The conveyance system is a fancy term for the gutters and downspouts. These are basically the networks of pipes that move the water from the roof surface to the storage containers. When selecting gutters and downspouts, it’s important to consider three factors: sizing, proper installation, and aesthetics.
Gutters – The gutters should be sized so that they adequately move rainwater runoff from a 100-year storm event. A 100-year storm event has a 1% chance of happening every year and produces rainfall with great intensities. Places that have intense storm events, such as Corpus Christi, would need wider gutters than places with less intense rain events, like Seattle. As a general rule, gutters should be at least 5 inches wide.
Downspouts – Provide one square inch of downspout area for every 100 square feet of roof area. For example, a 2″ x 3″ downspout (6 square inches) can accommodate runoff from a 600 square foot roof. A 3″ x 4″ downspout (12 square inches) can accomondate runoff from a 1,200 square foot roof. The same rule can be used for circular PVC piping.
In either case, a slight increase in pipe or gutter size can drastically increase the price of a system, so it’s important to size a system accurately. For more detailed information on system sizing, you can purchase the Rainwater Harvesting: Systems Planning manual, available at the AgriLife Bookstore website.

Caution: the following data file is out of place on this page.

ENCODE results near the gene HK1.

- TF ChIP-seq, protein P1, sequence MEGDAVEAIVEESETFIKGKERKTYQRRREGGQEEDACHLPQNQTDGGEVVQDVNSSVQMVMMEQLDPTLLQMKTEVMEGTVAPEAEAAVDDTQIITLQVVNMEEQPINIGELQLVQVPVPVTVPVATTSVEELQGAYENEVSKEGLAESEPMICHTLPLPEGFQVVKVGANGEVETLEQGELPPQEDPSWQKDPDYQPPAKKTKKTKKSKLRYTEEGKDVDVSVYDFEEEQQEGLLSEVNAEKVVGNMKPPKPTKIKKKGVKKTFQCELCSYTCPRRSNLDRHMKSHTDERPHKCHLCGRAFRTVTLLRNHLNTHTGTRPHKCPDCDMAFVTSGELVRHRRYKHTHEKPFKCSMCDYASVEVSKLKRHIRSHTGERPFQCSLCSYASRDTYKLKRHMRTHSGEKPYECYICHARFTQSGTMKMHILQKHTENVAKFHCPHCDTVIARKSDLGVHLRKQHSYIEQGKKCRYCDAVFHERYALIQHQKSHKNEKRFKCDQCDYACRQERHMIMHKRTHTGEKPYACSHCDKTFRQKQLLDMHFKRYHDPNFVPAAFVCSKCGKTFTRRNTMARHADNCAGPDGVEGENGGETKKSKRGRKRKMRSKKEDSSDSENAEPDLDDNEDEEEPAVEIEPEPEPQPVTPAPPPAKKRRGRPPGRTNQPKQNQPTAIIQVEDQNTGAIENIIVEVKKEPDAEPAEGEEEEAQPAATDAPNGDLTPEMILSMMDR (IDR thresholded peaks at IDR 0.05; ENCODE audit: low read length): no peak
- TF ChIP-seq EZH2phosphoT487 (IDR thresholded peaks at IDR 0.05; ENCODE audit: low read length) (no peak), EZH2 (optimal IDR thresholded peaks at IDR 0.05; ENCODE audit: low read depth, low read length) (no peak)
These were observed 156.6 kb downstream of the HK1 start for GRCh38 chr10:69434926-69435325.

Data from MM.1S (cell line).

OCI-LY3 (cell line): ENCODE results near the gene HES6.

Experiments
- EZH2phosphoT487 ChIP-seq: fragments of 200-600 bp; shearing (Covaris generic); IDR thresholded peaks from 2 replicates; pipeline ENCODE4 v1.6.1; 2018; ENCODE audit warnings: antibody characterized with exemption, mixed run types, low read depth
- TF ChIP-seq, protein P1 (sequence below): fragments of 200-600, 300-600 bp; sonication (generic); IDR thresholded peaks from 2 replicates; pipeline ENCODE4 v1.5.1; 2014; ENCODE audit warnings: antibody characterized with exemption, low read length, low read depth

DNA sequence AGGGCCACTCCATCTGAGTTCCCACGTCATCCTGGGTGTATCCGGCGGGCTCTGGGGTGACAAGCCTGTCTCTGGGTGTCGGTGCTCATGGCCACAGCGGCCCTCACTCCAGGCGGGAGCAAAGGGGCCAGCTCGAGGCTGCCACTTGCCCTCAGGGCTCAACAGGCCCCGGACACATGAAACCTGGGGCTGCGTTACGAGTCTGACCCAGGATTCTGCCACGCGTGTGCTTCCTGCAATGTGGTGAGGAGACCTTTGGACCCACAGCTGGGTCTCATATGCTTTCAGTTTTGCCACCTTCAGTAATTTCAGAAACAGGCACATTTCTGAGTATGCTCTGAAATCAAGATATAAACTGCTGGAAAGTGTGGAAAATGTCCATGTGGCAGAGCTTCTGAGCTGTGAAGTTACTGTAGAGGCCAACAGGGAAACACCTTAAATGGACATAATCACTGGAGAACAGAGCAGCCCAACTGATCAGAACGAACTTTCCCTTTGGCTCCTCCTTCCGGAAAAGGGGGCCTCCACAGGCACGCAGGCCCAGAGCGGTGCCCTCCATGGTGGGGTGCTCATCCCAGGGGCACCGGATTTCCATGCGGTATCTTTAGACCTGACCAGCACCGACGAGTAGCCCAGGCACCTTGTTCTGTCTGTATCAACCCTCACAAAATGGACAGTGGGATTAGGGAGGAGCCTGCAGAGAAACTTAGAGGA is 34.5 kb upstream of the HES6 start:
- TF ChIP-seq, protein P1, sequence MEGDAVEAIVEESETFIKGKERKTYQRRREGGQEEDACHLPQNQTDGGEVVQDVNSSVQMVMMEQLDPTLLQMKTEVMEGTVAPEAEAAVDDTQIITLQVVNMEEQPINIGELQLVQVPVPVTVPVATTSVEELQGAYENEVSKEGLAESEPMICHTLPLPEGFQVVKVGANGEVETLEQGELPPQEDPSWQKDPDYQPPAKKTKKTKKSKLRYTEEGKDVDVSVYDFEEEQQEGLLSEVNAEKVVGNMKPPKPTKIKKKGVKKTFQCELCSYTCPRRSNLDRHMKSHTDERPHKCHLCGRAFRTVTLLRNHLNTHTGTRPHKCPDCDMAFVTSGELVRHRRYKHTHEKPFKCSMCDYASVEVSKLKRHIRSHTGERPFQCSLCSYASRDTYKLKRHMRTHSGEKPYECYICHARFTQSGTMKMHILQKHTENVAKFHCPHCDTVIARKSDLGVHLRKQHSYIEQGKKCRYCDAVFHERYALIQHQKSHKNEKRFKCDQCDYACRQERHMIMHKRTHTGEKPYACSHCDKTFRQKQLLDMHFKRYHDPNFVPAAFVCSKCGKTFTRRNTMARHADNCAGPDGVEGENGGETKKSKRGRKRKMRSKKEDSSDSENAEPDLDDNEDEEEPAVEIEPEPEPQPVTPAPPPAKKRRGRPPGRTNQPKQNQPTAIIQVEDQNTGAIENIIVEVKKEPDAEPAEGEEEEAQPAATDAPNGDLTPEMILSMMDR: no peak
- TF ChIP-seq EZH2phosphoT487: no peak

For both gutters and downspouts, proper installation is critical so that they function properly and will not be a safety concern. We recommend the following:
- Rounded-bottom gutters are preferred because them limit debris buildup.
- Slope gutters at 1/16″ per foot of length to adequately drain them.
- Keep the front of the gutter 1/2 inch lower than the back to prevent water from splashing against the building.
- Provide gutter hangers every three feet or every foot in areas where there is heavy snow.
- PVC pipe should be painted to reduce UV sunlight breakdown.
Gutters are a common sight around the U.S. and there are countless colors and designs to match the appearance of a building. Because of this, the aesthetics of gutters usually are not a concern. However, in RWH the use of PVC piping is most recommended to convey water and can be (in some opinions) be unsightly. To improve the appearance, you can paint the PVC to match the color of the building (left). On metal structures, you can also place the old gutter over the PVC pipe to hide it. You can also use unique styles of transition fittings, as seen in the picture below.
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